Member Nagy asked what the deductible was for the plan Administration was recommending. Ms. Gronlund-Fox said there were no deductibles with the HMO plans. However, with the current Blue Cross/Blue Shield plan, depending on the bargaining group, the deductibles were anywhere from $50 per individual to $100 per family. She said as part of the cost containment efforts, as of January 1st that would increase for Administrative employees to $150 per single person and $300 per family.

Member Nagy said then they would have to spend $300, out of pocket, before the insurance would pay. Ms. Gronlund-Fox said yes, for the current Blue Cross/Blue Shield plan.

Member Nagy said her concern was even though $139,000 would be saved with this plan, employees received annual raises, and even if they had to contribute 5% itís almost a wash. She was concerned because over the last several months the newspapers always referred to the problems municipalities would have with health care. She thought if she compared these plans with the private sector the deductibles would be much, much higher. She said the operation of the City was through taxpayer funds, and wondered if they had looked at higher deductibles and co-pays, and if that would reduce the cost of the insurance. She said insurance premiums seemed to be increasing, and she thought they were not in line with the private sector. She asked what the criterion was that companies bid on. She said most of the people she knew in the private sector were paying between $1,500, to $2,100, and more.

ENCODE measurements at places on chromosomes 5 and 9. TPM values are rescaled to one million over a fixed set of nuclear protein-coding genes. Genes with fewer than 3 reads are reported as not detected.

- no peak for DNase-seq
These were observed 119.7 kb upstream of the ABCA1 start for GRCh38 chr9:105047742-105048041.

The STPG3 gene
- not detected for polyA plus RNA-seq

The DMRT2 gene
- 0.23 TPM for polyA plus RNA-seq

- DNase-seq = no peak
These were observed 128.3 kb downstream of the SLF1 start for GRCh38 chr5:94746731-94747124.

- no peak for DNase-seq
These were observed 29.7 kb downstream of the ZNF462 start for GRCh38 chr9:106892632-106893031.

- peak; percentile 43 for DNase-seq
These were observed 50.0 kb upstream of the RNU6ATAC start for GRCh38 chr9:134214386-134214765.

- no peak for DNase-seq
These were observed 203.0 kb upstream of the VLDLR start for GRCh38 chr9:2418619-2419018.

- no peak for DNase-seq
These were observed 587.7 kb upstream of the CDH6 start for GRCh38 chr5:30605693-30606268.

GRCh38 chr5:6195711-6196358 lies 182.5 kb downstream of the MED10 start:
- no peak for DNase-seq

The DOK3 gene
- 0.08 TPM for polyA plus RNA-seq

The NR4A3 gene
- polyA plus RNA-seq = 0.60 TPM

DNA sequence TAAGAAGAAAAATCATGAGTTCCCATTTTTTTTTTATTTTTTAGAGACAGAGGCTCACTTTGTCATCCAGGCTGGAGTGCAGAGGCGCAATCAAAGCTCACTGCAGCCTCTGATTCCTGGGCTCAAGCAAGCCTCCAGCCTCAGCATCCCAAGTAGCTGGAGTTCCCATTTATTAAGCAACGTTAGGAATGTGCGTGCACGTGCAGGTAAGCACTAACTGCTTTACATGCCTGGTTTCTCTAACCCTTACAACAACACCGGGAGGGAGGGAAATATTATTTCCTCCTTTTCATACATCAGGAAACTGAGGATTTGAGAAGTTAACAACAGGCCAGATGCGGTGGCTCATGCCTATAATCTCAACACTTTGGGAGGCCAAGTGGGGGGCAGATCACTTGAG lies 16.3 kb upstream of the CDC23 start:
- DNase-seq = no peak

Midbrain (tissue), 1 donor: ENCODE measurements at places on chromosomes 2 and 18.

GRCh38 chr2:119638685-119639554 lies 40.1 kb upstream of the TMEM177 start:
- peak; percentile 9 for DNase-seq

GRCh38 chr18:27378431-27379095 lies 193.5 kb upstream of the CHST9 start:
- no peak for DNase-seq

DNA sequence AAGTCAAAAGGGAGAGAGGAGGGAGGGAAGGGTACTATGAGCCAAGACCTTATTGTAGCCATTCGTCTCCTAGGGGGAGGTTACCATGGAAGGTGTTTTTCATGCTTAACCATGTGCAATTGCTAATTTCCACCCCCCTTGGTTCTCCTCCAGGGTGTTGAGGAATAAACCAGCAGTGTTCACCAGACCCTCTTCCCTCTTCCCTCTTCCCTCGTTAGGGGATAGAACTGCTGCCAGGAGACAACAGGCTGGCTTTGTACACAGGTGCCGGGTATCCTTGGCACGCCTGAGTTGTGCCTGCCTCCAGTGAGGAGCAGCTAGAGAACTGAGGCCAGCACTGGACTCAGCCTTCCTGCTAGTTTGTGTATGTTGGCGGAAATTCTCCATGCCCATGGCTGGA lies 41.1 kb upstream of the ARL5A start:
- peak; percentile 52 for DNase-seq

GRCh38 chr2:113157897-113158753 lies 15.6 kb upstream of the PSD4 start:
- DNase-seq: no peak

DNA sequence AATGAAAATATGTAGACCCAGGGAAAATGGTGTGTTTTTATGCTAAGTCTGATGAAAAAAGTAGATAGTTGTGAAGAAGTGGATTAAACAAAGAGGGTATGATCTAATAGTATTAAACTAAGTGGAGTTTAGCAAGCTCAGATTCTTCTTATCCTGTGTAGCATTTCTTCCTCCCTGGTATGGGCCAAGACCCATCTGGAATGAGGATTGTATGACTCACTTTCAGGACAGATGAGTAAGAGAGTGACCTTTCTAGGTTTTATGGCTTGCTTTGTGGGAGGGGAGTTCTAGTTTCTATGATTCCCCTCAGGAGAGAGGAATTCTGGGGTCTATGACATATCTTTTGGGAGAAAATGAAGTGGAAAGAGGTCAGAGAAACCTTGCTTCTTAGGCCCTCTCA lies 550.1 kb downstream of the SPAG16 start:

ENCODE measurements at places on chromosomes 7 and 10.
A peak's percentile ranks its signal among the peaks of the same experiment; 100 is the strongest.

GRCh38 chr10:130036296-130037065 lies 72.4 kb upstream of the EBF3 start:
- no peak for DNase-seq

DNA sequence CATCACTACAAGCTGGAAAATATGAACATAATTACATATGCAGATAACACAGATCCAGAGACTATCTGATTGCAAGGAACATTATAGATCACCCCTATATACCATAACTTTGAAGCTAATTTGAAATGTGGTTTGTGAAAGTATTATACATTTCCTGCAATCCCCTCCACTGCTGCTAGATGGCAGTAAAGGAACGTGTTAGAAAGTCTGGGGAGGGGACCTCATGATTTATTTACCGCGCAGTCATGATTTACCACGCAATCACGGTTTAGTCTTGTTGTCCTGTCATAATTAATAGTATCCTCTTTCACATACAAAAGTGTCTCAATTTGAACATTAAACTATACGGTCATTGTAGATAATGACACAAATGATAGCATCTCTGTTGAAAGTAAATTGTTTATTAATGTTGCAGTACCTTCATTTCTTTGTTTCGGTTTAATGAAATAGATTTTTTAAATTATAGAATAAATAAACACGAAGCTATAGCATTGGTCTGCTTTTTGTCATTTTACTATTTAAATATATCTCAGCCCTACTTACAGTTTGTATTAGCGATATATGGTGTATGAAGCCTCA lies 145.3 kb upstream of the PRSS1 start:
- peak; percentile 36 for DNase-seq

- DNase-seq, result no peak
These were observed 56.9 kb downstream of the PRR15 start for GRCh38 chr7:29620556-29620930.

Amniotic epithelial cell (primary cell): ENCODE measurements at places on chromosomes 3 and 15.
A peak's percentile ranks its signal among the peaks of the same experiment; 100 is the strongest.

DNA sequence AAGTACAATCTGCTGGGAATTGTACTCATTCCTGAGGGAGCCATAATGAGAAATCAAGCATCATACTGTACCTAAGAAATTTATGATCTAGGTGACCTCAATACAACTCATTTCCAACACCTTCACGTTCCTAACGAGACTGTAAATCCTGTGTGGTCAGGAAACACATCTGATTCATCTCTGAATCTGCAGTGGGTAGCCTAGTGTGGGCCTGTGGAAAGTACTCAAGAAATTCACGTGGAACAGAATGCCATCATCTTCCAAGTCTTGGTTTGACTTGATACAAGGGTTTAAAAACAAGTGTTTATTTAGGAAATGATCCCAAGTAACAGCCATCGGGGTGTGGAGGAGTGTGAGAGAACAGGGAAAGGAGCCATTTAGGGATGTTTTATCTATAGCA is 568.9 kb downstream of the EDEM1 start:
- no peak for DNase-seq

Ms. Gronlund-Fox said they were asked for many different options. She said as far as keeping in line with the private sector, Member Nagy was correct. The private sector did have different deductibles, wages, and were very different across the board. As far as the public sector, Novi was in line with other public sector employers, as the survey showed. She said on page 2, there were several different options with high deductible plans, and they didnít propose any of those plans because they were looking at what could be implemented now, as opposed to having to negotiate. Member Nagy asked when negotiations come up. Ms. Gronlund-Fox said she was presently negotiating with police command and fire, and some of these higher deductible plans were on the table with both groups. Member Nagy said her concern was looking in the future, she was not trying to take anything away, she understood about the survey, but thought at some point government would have to catch up with the health care costs of the private sector. She said at the rate generous raises were given, and if increased from 3% and 5%, the savings becomes a wash. She said $139,000 would not cover the administrative raises that would be given during budget time. She didnít see a big cost savings down the line, and would like to see more savings that wasnít just immediate but long term. Ms. Gronlund-Fox assured Member Nagy they were looking into the future, and what could be done to save the City more money. Member Nagy asked if they were looking to keep this plan for a year. Ms. Gronlund-Fox responded they would keep it until they could negotiate different plans that would save the City more money. She said they all had to be negotiated because they were different benefits and out of pocket expenses for the employees, thus they had to be negotiated.